More from the PR Thesaurus: Cars and politics

I ran into another entry from the PR thesaurus today. And I didn’t even recognize it. That’s how powerful the PR thesaurus is—even someone who pays close attention to words can get tripped up by it.

“You qualify for the accelerated [something-or-other] program!” The lady from my car insurance agency sounded positively pleased. Yesterday my little car met a pickup truck under very unfortunate circumstances. The lady taking my claim made “qualifying” for this program sound like quite the honor. I was almost pleased. I mean, who wouldn’t want to be “accelerated”?

Still, my spidey-sense for euphemism started tingling: “Accelerated program? Is that something we’ve paid for in our insurance package?”

“Oh, no!” The lady on the phone still sounded perky. “It’s just a service we provide to save on storage fees. We’ll tow your car to our lot, where our claims specialist can look at it, and then we’ll get it fixed at the body shop of your choice.”

I bought it—hook, line, and accelerator. Even when she explained that I would have to go retrieve my personal belongings and license plates before they accelerated my car into their lot.

Awesome!

my car got hit by a truck; I got hit by the PR thesaurusIt wasn’t until I saw the car in person that I realized she’d been using the PR thesaurus.

The perky insurance lady knew before we’d even finished our call that I’d totaled the poor thing. Or rather that the pickup that T-boned me had totaled the poor thing. The “accelerated” program will accelerate my car right into the car-smushing machine.  Great car, though, that Honda Fit. The only damage in the passenger cabin was a broken armrest. Requiescat in pacem.

I’m not sure why the insurance company employed its PR thesaurus on me. Why couldn’t the rep just say, “Hon, it sure sounds like your car is totaled. We’ll be sending you a check; start picking out your next car”?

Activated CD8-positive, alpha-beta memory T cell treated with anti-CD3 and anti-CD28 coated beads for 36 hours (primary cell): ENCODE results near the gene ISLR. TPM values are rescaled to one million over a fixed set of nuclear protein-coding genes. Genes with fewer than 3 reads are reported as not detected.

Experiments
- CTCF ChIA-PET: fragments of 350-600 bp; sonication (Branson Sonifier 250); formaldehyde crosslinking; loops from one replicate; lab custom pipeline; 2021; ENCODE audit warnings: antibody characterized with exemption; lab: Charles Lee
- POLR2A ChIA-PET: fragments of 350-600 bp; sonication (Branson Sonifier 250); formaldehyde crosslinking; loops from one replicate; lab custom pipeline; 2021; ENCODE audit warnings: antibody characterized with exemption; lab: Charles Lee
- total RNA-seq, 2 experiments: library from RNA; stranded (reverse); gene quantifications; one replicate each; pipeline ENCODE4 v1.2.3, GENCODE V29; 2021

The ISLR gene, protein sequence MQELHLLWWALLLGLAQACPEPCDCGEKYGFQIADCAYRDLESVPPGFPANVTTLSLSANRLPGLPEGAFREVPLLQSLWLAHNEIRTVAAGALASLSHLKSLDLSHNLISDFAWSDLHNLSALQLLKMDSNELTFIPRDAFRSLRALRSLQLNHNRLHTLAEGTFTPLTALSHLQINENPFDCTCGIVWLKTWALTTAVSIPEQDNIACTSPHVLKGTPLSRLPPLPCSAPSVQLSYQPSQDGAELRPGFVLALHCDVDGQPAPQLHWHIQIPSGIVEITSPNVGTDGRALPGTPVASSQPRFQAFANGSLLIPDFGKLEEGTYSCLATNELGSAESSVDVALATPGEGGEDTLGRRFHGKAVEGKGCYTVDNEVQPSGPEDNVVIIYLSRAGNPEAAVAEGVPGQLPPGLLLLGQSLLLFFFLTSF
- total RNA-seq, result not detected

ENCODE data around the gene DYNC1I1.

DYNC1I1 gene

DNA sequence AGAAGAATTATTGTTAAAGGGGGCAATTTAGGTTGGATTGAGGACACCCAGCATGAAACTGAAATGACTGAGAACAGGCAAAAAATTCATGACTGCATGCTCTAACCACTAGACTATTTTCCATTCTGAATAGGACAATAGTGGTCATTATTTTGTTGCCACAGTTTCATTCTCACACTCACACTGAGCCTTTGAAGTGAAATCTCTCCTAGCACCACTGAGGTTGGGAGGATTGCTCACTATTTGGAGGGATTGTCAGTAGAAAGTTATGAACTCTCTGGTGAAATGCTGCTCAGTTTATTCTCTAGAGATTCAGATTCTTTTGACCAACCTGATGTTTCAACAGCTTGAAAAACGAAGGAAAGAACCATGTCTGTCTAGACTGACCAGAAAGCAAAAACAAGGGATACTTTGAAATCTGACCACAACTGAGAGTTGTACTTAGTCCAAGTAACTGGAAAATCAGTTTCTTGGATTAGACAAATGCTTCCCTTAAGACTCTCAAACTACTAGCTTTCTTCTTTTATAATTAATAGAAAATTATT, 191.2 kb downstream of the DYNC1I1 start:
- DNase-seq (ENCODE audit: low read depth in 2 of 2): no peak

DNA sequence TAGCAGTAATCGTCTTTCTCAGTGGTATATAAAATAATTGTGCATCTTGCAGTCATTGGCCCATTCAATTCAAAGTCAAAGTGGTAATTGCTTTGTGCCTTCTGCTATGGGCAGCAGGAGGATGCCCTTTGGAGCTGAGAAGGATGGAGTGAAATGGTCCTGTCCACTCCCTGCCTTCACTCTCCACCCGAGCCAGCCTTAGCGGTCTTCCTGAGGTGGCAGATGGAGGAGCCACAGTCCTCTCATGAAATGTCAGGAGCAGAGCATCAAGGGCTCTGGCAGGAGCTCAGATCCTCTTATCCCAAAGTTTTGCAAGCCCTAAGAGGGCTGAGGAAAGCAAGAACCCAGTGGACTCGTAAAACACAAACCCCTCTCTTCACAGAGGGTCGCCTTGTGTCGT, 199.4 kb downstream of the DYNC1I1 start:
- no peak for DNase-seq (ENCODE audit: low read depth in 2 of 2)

It’s a benign euphemism. Still, I don’t like thinking my car insurance company is taking me for a ride.

Politicians & the PR thesaurus: “Bordering on madness”

This past weekend, Donald Trump’s surrogates fanned out on all the political talk shows to defend his tweeted claim that he won the popular vote, “if you deduct the millions of people who voted illegally.”

Well, “defend” is not quite the right word. Because how can you defend a flat-out lie?

not from the PR thesaurus
Refresher course: the Merriam-Webster definition of “lie.”

So the Trumpkins danced around it, they obfuscated, they changed the subject. Or, as MSNBC put it, they

“embraced a post-modern debate about the inherent value and meaning of truth.”

Excuse me? I guess that translates as, “Yes, we’re lying. But why are you so hung up on this ‘truth’ thing, anyway.”

This is one of the scariest things I’ve read—and Lord knows there are a lot of scary things being written about these days.

If we allow words to be corrupted to the point where they lose their meaning, if we allow ethical behavior like truth-telling to become subject to debate—what will we have left? How will we convey information? Why should anyone believe what we say? It is indeed, as MSNBC put it,

“…bordering on madness.”

Here’s more from the article. You can’t make this stuff up, folks:

“Pence’s mind-numbing appearance yesterday was practically Orwellian. Reminded that Trump made a false statement about factual evidence, Pence characterized it as an ‘opinion’ – which doesn’t make any sense since there’s nothing subjective about Trump lying about the scope of voter fraud. Urged to defend Trump’s falsehood with facts, Pence tried to characterize lying as ‘refreshing.’

“Forget politics for a moment. There’s simply nothing sane about approaching reality this way.”

This goes way beyond spin. This is how gaslighting begins. Keep your wits about you, folks. And beware the PR thesaurus and its evil twin, the political one.

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